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Pig prices record biggest drop in five years as staff shortages bite

9th Sep 2021 / By Alistair Driver

The SPP recorded its biggest fall since 2016 last week as the staff shortages in pork processing plants dampen the market. 

Producers are facing a major crisis as falling prices, exacerbated by low EU prices, coincide with soaring feed costs at a time when pigs are being kept on farms for longer than would otherwise be the case. 

The EU-spec SPP for the week ending September 4 was down by 2.31p to 156.39p/kg, the lowest level since June and the biggest weekly drop since 2016. The measure, after five weeks of decline, is now nearly 5p down on a year ago, although still nearly 4p up on the five-year average. 

Pig prices Sep 4

According to AHDB, the further price falls are a result of constraints on slaughter and processing capacity due to staff shortages.

Recent falls in pig prices in most EU member states has 'likely also played a role', making pig meat imports into the UK more price competitive. At the end of August, the EU reference price stood at just 121.7p/kg, 21p down on where it stood in mid-June, with big falls in particular in Germany (117.5p/kg), Denmark (118.3p/kg) and the Netherlands (104.8p). The UK Reference price stood at 159.6p/kg. 

Slaughter down weights up

There are currently an estimated 85,000 extra pigs on farms across the UK, a number growing by approximately 15,000 per week.

The AHDB market update highlighted how the pig backlog is continuing to build. Estimated slaughter in GB stood at 155,700 head last, slightly lower than the week before (possibly influenced by the bank holiday), but 12,100 pigs down on last year and nearly 16,000 lower than the five-year average. 

This is inevitably impacting on carcase weights, which averaged 88.96kg last week, up another 0.6kg on last week and more than 3kg above last year’s level.

Record costs 

The huge logistical headaches of the backlog and falling prices are being compounded by the fact that producers are having to use more feed at a time when it is incredibly expensive.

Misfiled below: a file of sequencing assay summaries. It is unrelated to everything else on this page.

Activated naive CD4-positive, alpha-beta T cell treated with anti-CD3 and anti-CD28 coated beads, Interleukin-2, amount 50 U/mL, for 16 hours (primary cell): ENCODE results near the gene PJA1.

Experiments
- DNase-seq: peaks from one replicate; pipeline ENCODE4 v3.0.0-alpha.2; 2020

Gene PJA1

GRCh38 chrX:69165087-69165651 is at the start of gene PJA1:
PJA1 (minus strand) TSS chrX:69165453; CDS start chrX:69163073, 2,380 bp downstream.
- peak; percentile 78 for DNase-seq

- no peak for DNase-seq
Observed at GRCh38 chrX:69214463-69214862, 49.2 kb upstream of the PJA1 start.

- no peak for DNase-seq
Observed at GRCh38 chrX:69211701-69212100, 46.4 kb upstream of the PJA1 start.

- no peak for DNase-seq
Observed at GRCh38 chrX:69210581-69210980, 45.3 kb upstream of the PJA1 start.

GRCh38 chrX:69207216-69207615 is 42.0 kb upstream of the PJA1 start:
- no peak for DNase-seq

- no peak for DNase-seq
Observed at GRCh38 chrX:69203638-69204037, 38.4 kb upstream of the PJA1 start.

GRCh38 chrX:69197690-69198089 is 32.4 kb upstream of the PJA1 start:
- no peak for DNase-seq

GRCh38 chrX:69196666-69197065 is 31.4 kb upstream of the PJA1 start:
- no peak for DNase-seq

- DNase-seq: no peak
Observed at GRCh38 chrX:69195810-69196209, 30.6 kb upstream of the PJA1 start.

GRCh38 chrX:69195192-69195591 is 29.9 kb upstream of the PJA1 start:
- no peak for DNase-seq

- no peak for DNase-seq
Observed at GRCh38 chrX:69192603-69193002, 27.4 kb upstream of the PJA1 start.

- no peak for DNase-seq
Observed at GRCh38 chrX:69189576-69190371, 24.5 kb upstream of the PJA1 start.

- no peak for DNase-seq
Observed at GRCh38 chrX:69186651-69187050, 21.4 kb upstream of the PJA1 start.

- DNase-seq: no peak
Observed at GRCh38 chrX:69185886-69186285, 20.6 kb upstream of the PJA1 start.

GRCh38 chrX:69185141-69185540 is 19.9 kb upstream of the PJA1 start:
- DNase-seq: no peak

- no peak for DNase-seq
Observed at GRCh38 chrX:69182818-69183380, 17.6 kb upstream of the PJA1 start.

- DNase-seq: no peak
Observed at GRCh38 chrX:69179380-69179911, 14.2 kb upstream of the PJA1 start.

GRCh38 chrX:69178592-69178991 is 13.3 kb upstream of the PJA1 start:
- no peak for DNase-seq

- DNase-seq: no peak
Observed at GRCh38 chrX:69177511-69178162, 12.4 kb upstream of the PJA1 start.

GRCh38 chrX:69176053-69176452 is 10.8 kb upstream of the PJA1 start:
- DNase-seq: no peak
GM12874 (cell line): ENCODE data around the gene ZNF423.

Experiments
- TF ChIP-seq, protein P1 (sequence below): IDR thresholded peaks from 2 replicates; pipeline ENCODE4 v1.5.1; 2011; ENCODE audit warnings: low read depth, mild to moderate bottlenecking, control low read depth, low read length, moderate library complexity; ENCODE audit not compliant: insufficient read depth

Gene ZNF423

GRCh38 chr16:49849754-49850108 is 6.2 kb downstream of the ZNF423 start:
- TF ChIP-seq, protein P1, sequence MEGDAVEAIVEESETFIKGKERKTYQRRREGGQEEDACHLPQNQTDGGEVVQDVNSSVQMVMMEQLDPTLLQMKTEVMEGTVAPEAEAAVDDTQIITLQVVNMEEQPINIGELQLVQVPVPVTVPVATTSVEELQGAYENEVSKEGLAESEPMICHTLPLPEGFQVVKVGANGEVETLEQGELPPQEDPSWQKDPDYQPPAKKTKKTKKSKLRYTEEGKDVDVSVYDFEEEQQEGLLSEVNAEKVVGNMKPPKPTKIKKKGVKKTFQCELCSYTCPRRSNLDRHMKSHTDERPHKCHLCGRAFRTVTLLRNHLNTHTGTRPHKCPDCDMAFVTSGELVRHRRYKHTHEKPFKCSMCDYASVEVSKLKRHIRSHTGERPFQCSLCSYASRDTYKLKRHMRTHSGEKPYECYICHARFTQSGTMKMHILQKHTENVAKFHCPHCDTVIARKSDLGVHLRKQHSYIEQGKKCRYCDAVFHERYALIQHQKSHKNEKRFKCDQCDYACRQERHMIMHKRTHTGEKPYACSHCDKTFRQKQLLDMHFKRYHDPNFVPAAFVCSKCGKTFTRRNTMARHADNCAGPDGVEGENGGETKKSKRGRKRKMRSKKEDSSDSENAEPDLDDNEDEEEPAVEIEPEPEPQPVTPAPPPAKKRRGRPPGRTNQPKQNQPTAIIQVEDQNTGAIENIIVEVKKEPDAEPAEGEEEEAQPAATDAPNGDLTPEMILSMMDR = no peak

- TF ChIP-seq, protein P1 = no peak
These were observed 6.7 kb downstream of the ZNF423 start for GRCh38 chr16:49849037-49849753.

GB pig production costs in the second quarter of this year reached a record 182p/kg, primarily reflects rising feed costs, according to recently-published AHDB figures. This resulted in estimated net margins of -28p/kg (or -£24/head) in Q2, a similar situation to the first quarter.

Producers lost an estimated £116 million over the first six months of this year. With feed commodity prices remaining high – underpinned by recent weather events, strong demand from China as it rebuilds its pig herd and investor activity – and prices falling, there is little prospect of any improvement in this quarter. 

NPA view 

In a press release published this week, NPA chief executive Zoe Davies said: “We are already seeing producers up and down the country getting out of pigs or cutting down on numbers because they cannot sustain these losses any longer.

“The pig backlog is now creating further problems for farmers, forcing them to find extra cash for expensive feed and incur penalties for selling overweight pigs. Many are now being forced to face the real prospect of having to destroy pigs because there is simply nowhere for them to go. 

“Some of the conversations I have had over the past few weeks have been heart-breaking, with many producers getting desperate and not sure what the future holds.

“Without immediate Government intervention, more producers will be pushed over the edge. 22,000 sows have already been lost from the national herd this year, and this is just the start. Sadly we are expecting a serious contraction of the UK pig industry as a result, largely of the smaller independent farmers who are most at risk.”

The NPA was one of the food and farming organisations behind a report by Grant Thornton, which called on Ministers to introduce a 12-month COVID Recovery Visa to help alleviate the food supply workforce shortages.

The report estimates there are more than 500,000 vacancies across food and drink businesses and sets out how the COVID Recovery Visa could be a vital short-term measure to enable food businesses to access foreign labour while the economy recovers from COVID-19.

“Unless the Government intervenes soon to help alleviate the labour shortage, more producers will quit – and they won’t come back," Zoe added.